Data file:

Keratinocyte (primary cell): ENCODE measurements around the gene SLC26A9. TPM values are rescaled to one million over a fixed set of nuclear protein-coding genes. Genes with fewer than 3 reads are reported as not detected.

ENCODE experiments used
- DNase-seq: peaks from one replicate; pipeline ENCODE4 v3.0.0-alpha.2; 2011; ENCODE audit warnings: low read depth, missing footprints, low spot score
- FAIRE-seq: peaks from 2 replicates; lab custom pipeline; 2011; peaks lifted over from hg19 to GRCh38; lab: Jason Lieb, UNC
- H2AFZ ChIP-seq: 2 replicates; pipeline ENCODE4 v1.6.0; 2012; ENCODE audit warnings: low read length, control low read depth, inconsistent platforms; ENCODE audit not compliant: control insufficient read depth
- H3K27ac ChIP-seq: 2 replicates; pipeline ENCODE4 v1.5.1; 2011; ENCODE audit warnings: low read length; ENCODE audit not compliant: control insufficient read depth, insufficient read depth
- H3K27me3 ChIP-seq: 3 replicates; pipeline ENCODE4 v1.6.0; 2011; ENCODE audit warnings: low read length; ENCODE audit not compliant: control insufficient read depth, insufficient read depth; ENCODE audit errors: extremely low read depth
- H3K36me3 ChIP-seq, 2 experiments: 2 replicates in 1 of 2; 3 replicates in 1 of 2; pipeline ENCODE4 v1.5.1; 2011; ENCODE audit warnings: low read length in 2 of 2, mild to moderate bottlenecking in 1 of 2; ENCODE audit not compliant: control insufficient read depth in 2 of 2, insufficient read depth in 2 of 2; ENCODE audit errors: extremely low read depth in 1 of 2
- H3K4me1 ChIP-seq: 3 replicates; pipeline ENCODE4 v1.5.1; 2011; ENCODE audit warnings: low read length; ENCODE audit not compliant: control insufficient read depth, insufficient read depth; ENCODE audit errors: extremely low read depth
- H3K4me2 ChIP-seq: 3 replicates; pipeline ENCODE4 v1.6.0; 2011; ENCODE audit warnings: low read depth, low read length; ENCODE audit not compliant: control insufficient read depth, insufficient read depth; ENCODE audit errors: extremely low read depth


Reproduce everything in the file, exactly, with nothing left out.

Keratinocyte (primary cell): ENCODE measurements around the gene SLC26A9. TPM values are rescaled to one million over a fixed set of nuclear protein-coding genes. Genes with fewer than 3 reads are reported as not detected.

ENCODE experiments used
- DNase-seq: peaks from one replicate; pipeline ENCODE4 v3.0.0-alpha.2; 2011; ENCODE audit warnings: low read depth, missing footprints, low spot score
- FAIRE-seq: peaks from 2 replicates; lab custom pipeline; 2011; peaks lifted over from hg19 to GRCh38; lab: Jason Lieb, UNC
- H2AFZ ChIP-seq: 2 replicates; pipeline ENCODE4 v1.6.0; 2012; ENCODE audit warnings: low read length, control low read depth, inconsistent platforms; ENCODE audit not compliant: control insufficient read depth
- H3K27ac ChIP-seq: 2 replicates; pipeline ENCODE4 v1.5.1; 2011; ENCODE audit warnings: low read length; ENCODE audit not compliant: control insufficient read depth, insufficient read depth
- H3K27me3 ChIP-seq: 3 replicates; pipeline ENCODE4 v1.6.0; 2011; ENCODE audit warnings: low read length; ENCODE audit not compliant: control insufficient read depth, insufficient read depth; ENCODE audit errors: extremely low read depth
- H3K36me3 ChIP-seq, 2 experiments: 2 replicates in 1 of 2; 3 replicates in 1 of 2; pipeline ENCODE4 v1.5.1; 2011; ENCODE audit warnings: low read length in 2 of 2, mild to moderate bottlenecking in 1 of 2; ENCODE audit not compliant: control insufficient read depth in 2 of 2, insufficient read depth in 2 of 2; ENCODE audit errors: extremely low read depth in 1 of 2
- H3K4me1 ChIP-seq: 3 replicates; pipeline ENCODE4 v1.5.1; 2011; ENCODE audit warnings: low read length; ENCODE audit not compliant: control insufficient read depth, insufficient read depth; ENCODE audit errors: extremely low read depth
- H3K4me2 ChIP-seq: 3 replicates; pipeline ENCODE4 v1.6.0; 2011; ENCODE audit warnings: low read depth, low read length; ENCODE audit not compliant: control insufficient read depth, insufficient read depth; ENCODE audit errors: extremely low read depth